Somali leaders want clans left to decide the future of Las Anod
Somali leaders are calling for dialogue between clansclashing in Las Anod, the region in the country that falls between Puntland and Somaliland, in order to end weeks of violence.
But they also want the clans to decide their future, something likely to elicit reactions from Somaliland which claims to be independent of Somalia.
Somali Prime Minister Hamza Abdi Barre said that Somalis should grow out of the norm of solving problems by turning guns on each other.
“Back in 1988, the government of Somalia then waged war on civilians. It is unfortunate that the same scenario is repeated now,” said PM Barre, indirectly pointing a finger at the alleged shelling of Las Anod by Somaliland forces.
“Differences ought to be sorted out through dialogue,” he added on Thursday.
The clashes in the area, some 1,000 km northwest of the Somali capital Mogadishu, have seen exchange of fire between the forces of the self-declared Somaliland administration and a militia loyal to the SSC (Sool, Sanaag and Cayn regions since the start of February.
Violence not a solution
Former Somalia Foreign Affairs minister Ahmed Isse Awad told The EastAfrican that the stance by some of the elders to ask for direct administration from Mogadishu need not be solved through clashes.
“Violence is not a solution to problems and bombing civilian targets is not a civilised act,” said Awad.
“SSC region’s elders have reached a consensus on the fate of their people, that is, independence from both Somaliland and Puntland (the two authorities who were in dispute over Sool, Sanaag and Cayn regions.”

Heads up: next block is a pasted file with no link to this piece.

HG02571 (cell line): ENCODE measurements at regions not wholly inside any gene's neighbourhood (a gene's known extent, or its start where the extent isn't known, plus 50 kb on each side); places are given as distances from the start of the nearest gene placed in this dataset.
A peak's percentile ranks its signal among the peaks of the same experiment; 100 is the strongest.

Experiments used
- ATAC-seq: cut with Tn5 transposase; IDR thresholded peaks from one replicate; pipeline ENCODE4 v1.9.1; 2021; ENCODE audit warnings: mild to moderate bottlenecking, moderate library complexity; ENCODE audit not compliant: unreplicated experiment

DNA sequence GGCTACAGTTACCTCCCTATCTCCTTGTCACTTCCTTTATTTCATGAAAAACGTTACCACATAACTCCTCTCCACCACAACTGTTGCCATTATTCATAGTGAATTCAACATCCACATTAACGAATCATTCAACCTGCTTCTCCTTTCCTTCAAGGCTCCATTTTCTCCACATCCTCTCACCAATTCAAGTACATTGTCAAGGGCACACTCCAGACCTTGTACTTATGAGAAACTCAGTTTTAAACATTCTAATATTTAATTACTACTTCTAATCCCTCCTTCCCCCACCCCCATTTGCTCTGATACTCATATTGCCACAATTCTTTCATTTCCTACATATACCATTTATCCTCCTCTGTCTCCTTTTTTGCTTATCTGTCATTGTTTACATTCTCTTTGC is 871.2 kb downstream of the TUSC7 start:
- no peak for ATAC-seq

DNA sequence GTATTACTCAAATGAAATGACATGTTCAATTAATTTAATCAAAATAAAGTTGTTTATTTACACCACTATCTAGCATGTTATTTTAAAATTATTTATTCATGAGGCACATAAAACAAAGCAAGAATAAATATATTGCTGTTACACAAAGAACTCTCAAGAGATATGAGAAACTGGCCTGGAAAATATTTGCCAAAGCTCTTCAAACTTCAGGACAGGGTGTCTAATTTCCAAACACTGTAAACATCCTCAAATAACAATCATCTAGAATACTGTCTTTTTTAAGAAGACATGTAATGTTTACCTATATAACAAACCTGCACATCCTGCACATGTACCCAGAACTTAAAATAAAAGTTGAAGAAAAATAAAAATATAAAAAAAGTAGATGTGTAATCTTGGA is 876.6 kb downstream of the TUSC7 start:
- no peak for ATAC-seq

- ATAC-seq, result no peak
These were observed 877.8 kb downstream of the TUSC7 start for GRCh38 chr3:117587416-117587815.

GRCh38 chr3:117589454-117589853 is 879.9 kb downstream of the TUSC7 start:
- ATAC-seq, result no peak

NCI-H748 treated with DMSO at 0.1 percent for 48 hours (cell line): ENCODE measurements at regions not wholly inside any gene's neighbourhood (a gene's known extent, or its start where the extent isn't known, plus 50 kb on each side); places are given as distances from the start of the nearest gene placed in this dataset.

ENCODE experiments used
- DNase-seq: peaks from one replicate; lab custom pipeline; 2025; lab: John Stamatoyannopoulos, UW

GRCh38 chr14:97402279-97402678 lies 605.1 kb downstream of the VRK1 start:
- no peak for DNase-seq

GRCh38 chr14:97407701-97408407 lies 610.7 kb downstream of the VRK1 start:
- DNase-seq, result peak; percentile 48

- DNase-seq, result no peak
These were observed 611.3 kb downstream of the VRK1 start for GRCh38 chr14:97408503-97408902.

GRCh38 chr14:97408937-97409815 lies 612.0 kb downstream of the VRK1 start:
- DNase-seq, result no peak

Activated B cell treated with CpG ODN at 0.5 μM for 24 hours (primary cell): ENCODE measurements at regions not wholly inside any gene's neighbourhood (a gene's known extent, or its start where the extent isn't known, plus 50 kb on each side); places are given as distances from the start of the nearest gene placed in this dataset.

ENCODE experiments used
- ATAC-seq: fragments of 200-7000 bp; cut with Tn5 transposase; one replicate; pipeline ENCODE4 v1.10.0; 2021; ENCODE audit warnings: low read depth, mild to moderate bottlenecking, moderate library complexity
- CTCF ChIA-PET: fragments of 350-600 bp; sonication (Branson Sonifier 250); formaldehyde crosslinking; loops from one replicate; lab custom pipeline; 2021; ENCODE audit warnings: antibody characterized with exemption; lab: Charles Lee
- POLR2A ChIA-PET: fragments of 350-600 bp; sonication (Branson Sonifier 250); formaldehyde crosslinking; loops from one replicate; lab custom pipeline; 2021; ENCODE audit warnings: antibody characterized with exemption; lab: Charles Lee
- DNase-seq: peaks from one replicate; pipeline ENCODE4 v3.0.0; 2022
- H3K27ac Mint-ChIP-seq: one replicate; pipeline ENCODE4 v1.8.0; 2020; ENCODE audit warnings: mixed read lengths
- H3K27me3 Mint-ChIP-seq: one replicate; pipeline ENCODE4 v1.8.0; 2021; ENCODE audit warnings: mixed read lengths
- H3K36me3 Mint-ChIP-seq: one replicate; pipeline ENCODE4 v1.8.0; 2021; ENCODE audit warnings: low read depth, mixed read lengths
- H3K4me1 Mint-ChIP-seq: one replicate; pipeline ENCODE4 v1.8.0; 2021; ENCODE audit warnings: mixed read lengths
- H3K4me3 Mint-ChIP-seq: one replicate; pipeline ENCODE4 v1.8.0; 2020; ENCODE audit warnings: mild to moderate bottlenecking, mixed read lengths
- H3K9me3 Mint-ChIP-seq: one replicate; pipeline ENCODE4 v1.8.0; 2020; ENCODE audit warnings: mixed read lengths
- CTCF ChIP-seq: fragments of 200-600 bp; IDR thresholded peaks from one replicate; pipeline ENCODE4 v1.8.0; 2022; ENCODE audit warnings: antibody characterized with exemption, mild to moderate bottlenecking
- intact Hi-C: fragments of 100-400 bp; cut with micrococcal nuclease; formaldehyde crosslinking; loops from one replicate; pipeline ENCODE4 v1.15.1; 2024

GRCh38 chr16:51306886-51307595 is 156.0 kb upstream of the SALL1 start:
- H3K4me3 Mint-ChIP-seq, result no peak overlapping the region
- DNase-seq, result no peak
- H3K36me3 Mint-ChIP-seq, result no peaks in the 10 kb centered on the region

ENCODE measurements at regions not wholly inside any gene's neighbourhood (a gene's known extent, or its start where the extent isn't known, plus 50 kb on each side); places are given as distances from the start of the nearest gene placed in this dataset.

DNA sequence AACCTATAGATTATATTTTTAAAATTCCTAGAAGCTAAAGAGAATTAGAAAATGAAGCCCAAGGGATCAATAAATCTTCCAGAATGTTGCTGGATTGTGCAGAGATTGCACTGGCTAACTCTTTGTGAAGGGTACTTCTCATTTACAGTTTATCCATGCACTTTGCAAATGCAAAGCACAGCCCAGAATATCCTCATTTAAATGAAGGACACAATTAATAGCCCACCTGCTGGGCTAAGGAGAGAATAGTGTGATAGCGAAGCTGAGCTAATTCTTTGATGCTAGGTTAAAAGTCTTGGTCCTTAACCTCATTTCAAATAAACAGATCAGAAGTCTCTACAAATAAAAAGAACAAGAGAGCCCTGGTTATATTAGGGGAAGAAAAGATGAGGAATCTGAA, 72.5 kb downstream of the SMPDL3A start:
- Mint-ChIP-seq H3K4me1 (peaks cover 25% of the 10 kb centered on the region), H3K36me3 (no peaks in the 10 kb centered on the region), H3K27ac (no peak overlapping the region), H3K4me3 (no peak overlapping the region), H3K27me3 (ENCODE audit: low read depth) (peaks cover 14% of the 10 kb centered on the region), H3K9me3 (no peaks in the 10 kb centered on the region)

This indicates that the fate of the SSC regions should only be determined by SSC elders and the Mogadishu-based Federal Government of Somalia.
Somaliland claims that the rebellious town belongs to its jurisdiction encompassing former British Somaliland Protectorate, also formerly known as British Somaliland, which in July 1960 merged with Italian Somaliland to form the Somali republic.
The defiant SSC militias that are loyal to a council of traditional elders from the Dhulbahante clan in Las Anod town vowed to fight on against what they call “the occupying forces”.
The UN Resident and Humanitarian Coordinator Adam Abdelmoula said that the confrontations have displaced tens of thousands, compounding the humanitarian crisis which is compounded by drought.
“Each day, around 1,000 Somalis are crossing into Ethiopia to avert clashes in Laascaanod (Las Anod, Sool and Sanaag regions,” the UN stated earlier this week.
“An interagency assessment reports more than 185,000 people displaced – 89 percent of whom are women and children from Laascaanood (Las Anod town in Sool region,” said the Deputy Special Representative of the UN Secretary-General in Somalia Kiki Gbeho.
Somalia’s international partners on Monday condemned what it termed “the continued violence” in Las Anod and expressed serious concern.
“We are also deeply concerned about the shelling of civilian infrastructure, which has resulted in casualties and widespread displacement,” they said in a statement.
The signatories to the statement included international organisations and states – UN, AU, EU, and USA among others — that support Somalia’s rebuilding and recovery from war ravages.
The Chief of Somaliland’s Army Operations and Spokesman Abdirahman Abdilahi Hassan aka Abdi Dhere told journalists in Hargeisa that the Al-Qaeda linked extremist group Al-Shabaab is taking part in the war in Las Anod.
“Al-Shabaab has hijacked the war from the other side, rendering the traditional elders (representing the SSC regions powerless,” Dhere stated, a claim that has been repeatedly rejected by the elders.
A glimpse of hope emerged when Somaliland President Muse Bihi last week announced that the clan elders in Las Anod had accepted the ceasefire his administration had proposed and agreed to meet the elders from Hargeisa in Yagori township, about 30km north of Las Anod.
However, Abdirizak Mohamed Falalug and Garad Jama Garad Ali, members of the local clan elders, denied that any talks would take place.
“We welcome a ceasefire if Somaliland retreats its forces from our town,” Falalug said on Thursday last week.
“We cannot engage in peace talks while hostile troops are at our doorstep,” he added.
Las Anod is getting a lot of coverage through social media, especially portraying resistance by SSC militias and their supporters.